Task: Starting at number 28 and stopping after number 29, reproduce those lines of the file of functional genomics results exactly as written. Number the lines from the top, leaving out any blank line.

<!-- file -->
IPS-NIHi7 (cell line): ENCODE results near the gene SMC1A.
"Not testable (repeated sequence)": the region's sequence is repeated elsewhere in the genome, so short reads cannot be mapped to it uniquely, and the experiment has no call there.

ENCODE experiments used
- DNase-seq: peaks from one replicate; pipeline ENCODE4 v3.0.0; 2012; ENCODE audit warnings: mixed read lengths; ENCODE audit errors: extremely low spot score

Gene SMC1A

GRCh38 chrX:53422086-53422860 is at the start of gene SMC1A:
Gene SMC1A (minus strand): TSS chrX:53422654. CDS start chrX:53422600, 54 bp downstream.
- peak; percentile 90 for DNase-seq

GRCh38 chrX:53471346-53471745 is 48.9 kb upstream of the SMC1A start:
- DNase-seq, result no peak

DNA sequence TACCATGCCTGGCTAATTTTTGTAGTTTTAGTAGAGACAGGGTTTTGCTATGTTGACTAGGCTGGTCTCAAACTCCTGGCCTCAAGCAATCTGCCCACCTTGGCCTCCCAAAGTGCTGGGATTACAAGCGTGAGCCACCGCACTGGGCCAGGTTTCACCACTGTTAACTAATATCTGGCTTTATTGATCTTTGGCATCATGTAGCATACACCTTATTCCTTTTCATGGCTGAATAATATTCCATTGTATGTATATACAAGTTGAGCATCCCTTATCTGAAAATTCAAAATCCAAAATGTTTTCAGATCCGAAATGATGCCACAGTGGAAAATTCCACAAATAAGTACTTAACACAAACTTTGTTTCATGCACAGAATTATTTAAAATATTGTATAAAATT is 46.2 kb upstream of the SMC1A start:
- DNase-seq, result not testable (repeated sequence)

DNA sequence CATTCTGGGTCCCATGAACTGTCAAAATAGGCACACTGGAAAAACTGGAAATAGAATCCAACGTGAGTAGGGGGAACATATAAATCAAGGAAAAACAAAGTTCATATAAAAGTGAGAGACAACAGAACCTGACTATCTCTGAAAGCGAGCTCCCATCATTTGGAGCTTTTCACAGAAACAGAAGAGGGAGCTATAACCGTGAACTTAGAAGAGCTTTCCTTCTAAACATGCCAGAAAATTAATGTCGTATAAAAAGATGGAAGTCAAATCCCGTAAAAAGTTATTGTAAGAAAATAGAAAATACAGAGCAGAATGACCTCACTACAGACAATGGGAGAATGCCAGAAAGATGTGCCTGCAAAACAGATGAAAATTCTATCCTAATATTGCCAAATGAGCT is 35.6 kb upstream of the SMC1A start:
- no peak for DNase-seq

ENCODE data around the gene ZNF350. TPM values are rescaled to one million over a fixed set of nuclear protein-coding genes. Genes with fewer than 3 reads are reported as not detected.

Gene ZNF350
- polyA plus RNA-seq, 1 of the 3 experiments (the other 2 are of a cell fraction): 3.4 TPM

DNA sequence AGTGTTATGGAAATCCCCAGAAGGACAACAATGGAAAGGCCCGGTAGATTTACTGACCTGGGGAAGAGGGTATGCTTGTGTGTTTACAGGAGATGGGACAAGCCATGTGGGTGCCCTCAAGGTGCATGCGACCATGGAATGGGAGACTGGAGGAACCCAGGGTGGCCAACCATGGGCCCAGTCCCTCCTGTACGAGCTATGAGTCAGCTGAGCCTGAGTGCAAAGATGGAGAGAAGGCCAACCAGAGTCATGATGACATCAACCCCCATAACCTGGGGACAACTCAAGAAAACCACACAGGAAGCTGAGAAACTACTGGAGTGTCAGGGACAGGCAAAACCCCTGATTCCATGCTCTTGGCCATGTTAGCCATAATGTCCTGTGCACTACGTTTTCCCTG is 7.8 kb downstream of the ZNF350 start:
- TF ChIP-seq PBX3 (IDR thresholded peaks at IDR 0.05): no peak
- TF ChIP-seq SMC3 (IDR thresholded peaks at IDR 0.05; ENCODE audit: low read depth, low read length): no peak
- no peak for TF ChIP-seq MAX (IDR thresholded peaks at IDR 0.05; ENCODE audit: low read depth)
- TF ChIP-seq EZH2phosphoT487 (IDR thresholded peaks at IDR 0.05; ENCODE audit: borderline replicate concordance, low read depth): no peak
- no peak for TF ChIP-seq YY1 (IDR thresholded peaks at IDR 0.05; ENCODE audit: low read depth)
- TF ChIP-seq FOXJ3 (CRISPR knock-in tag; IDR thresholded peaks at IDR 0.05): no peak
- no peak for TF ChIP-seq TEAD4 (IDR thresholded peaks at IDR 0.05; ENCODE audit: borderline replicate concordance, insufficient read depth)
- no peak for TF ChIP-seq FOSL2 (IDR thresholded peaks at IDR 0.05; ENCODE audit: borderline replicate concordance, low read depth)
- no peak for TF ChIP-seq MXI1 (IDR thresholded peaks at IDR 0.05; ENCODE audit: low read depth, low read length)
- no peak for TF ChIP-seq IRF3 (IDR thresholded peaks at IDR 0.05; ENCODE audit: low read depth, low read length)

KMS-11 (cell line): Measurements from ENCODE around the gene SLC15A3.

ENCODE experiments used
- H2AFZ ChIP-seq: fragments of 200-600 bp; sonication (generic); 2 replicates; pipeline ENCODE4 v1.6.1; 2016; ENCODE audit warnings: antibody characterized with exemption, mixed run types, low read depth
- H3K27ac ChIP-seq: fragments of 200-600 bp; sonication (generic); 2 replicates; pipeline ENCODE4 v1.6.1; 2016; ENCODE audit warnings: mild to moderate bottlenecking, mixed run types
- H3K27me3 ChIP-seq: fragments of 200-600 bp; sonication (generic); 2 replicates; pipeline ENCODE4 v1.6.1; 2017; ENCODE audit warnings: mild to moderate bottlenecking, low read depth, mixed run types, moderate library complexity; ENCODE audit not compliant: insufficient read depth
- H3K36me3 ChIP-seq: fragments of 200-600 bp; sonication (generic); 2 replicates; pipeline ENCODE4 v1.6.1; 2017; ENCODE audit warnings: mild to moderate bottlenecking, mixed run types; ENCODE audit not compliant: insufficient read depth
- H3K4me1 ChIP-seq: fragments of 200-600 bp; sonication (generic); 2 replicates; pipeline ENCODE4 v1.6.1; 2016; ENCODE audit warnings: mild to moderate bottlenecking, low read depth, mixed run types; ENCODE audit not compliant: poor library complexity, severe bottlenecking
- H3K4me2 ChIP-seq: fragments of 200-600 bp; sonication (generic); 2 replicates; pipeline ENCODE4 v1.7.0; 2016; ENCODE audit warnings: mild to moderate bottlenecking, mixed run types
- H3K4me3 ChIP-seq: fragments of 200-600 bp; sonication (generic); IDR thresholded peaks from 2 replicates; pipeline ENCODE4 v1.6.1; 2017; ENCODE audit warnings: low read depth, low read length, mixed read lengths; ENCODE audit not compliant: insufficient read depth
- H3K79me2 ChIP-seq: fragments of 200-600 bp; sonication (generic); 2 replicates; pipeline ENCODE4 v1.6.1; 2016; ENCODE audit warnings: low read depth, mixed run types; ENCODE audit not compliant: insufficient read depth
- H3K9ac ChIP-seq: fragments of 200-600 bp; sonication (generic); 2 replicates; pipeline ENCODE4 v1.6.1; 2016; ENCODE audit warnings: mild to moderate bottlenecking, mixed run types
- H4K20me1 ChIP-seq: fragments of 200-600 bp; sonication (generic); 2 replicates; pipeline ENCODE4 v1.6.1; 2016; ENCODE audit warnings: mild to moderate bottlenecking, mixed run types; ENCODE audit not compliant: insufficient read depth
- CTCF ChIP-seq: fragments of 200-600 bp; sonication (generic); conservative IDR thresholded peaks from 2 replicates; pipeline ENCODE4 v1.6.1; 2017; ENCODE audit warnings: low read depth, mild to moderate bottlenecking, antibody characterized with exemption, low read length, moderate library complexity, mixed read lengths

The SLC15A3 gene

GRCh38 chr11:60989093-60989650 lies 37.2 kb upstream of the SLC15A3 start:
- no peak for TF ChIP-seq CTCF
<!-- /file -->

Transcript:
- no peak for TF ChIP-seq IRF3 (IDR thresholded peaks at IDR 0.05; ENCODE audit: low read depth, low read length)

KMS-11 (cell line): Measurements from ENCODE around the gene SLC15A3.